German Approach

Germans avoid an open hearing at almost all costs. The airing of grievances - argument vs. counter-argument, in front of the next level of management - only increases tension, making a resolution more difficult. Instead, the conflict resolver interviews each party separately.

American Approach

Americans expect a fair hearing. The process of justice begins when the conflicting parties, in the presence of each other, make their case before the judge. Self-defense is only possible, when one knows what one is accused of.

German View

An American hearing is seen as unprofessional, antagonistic and counterproductive. It pits colleague against colleague, in competition with each other, in an open forum. It adds "oil to the fire."

American View

The absence of a hearing is viewed by Americans as a loss of the fundamental right to self-defense. The German approach of separate hearings is considered ineffective, secretive, fundamentally unjust.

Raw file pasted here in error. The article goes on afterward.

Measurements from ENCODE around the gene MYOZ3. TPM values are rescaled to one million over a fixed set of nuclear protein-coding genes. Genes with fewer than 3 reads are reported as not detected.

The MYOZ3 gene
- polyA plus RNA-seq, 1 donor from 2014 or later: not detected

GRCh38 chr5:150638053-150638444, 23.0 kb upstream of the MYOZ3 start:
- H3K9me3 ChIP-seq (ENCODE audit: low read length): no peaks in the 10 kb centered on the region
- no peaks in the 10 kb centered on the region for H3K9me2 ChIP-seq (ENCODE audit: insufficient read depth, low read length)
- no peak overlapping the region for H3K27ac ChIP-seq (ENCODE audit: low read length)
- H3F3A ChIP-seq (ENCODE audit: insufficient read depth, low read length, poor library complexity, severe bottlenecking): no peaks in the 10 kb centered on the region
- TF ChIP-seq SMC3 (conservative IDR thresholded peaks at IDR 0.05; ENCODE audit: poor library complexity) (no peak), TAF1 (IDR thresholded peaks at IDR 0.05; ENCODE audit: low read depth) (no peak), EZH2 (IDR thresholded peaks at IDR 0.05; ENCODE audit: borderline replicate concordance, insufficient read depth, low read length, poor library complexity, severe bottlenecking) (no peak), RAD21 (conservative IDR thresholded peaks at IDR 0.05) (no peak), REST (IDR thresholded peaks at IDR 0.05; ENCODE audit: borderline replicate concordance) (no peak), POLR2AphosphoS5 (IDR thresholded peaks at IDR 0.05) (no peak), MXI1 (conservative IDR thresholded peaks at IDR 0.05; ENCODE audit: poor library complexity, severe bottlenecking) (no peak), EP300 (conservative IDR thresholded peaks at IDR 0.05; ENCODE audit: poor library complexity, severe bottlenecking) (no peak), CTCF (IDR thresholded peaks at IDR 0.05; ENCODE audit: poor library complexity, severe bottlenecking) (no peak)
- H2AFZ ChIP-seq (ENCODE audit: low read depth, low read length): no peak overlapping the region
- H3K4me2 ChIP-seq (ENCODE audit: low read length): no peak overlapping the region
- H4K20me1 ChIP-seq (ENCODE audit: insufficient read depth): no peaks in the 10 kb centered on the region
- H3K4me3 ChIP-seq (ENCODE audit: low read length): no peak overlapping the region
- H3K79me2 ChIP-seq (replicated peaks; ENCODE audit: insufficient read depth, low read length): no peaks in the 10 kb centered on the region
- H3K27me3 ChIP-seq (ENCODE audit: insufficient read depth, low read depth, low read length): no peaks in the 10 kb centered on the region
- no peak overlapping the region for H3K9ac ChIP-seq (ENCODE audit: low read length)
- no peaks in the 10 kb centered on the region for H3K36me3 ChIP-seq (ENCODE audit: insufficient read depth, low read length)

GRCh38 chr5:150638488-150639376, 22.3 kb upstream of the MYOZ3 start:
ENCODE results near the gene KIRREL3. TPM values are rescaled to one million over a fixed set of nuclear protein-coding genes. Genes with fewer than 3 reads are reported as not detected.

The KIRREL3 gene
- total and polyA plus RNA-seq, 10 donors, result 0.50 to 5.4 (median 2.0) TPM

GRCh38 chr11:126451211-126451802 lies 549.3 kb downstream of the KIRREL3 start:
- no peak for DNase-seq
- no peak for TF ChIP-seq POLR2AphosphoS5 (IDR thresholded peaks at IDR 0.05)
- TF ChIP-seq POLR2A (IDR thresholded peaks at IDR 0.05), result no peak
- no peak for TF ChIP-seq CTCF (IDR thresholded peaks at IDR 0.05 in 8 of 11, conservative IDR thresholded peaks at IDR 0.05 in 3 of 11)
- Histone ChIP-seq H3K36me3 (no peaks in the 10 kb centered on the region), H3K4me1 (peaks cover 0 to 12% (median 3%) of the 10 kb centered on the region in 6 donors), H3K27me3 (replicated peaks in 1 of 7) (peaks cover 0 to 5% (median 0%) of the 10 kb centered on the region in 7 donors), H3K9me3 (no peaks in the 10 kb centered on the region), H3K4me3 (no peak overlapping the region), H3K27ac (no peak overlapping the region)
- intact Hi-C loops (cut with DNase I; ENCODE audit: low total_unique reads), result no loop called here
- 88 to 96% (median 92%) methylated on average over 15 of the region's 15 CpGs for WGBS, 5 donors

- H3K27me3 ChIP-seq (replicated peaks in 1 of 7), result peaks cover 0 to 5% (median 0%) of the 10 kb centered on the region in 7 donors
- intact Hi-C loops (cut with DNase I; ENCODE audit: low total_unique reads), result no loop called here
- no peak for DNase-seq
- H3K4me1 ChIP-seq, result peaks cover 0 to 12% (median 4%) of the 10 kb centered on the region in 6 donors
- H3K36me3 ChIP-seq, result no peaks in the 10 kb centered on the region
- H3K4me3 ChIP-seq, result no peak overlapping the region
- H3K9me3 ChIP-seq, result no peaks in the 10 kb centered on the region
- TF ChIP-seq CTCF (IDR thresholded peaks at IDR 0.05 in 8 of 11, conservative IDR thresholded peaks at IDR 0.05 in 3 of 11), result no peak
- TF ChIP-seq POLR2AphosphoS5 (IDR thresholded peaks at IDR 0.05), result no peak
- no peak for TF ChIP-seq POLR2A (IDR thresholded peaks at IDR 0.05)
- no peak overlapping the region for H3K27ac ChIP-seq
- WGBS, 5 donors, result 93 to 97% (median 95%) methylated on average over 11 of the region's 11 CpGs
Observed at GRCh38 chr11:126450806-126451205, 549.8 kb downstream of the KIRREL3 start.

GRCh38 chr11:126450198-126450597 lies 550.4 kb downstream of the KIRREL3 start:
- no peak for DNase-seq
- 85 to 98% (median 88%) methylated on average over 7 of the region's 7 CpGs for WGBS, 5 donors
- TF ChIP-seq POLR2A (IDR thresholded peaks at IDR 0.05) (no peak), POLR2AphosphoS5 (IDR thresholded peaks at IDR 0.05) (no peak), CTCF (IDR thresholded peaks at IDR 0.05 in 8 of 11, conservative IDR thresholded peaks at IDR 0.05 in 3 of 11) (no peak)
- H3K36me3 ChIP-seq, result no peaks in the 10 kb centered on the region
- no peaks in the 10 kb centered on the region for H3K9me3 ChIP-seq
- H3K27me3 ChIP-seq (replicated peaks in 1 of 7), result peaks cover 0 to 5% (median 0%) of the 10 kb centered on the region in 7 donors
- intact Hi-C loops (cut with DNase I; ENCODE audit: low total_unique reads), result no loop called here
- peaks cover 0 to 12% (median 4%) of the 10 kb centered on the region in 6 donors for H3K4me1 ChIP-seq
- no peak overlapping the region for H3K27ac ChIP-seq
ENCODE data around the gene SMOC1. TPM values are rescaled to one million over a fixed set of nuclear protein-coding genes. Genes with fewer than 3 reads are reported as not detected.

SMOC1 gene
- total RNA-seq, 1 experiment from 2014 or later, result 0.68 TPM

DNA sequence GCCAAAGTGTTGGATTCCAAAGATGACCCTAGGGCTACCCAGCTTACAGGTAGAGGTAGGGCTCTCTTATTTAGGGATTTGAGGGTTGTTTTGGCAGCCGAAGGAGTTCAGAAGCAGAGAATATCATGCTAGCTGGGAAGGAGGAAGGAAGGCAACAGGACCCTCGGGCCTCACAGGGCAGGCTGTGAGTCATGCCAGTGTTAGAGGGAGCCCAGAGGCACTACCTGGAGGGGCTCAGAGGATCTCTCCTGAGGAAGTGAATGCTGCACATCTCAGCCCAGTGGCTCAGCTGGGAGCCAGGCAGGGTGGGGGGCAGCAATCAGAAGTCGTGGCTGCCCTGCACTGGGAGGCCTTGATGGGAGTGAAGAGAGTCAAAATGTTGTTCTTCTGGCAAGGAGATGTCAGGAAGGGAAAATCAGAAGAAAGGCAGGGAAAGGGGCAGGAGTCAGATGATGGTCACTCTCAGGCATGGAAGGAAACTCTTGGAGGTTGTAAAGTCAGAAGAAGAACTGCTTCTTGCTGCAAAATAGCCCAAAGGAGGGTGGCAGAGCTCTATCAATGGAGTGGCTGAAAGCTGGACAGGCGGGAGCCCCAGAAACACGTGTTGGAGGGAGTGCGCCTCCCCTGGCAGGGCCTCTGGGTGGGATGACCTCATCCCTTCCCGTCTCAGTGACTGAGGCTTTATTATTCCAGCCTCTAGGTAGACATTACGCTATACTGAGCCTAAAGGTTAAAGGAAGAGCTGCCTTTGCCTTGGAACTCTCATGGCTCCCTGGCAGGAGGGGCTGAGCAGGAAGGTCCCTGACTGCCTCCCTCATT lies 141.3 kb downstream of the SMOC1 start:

Advice to Germans

If you have an American boss and are in conflict with an American colleague be prepared for your hearing. It will come sooner than you think.

If you lead Americans and a conflict has been escalated to you, they'll expect you to hold some kind of a hearing. Do it quickly.

Advice to Americans

If you lead Germans, and a conflict is finally brought to your level, do not hold a hearing. Talk to the conflicting parties separately. Prevent any kind of direct dueling among the conflicting parties in your presence.

If you have a German manager, you will most likely not get an American-style "day in court." The "judge" will speak with you individually. You won't know the case made by your colleague, with whom you are in conflict.